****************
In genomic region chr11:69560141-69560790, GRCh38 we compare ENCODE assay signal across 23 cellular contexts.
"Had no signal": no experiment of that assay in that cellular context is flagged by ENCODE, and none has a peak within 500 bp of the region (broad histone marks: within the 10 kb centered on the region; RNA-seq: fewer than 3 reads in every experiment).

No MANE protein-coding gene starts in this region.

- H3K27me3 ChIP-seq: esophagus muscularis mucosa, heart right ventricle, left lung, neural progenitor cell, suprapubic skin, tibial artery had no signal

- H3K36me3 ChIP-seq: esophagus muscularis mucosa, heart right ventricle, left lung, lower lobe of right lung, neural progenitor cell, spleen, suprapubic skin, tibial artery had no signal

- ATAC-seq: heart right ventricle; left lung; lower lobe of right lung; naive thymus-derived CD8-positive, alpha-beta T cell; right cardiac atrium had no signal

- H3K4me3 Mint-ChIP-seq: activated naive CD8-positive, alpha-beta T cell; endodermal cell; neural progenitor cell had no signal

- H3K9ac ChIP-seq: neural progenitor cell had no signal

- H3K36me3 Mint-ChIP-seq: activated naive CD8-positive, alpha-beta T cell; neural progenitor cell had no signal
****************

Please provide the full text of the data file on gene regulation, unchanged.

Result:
In genomic region chr11:69560141-69560790, GRCh38 we compare ENCODE assay signal across 23 cellular contexts.
"Had no signal": no experiment of that assay in that cellular context is flagged by ENCODE, and none has a peak within 500 bp of the region (broad histone marks: within the 10 kb centered on the region; RNA-seq: fewer than 3 reads in every experiment).

No MANE protein-coding gene starts in this region.

- H3K27me3 ChIP-seq: esophagus muscularis mucosa, heart right ventricle, left lung, neural progenitor cell, suprapubic skin, tibial artery had no signal

- H3K36me3 ChIP-seq: esophagus muscularis mucosa, heart right ventricle, left lung, lower lobe of right lung, neural progenitor cell, spleen, suprapubic skin, tibial artery had no signal

- ATAC-seq: heart right ventricle; left lung; lower lobe of right lung; naive thymus-derived CD8-positive, alpha-beta T cell; right cardiac atrium had no signal

- H3K4me3 Mint-ChIP-seq: activated naive CD8-positive, alpha-beta T cell; endodermal cell; neural progenitor cell had no signal

- H3K9ac ChIP-seq: neural progenitor cell had no signal

- H3K36me3 Mint-ChIP-seq: activated naive CD8-positive, alpha-beta T cell; neural progenitor cell had no signal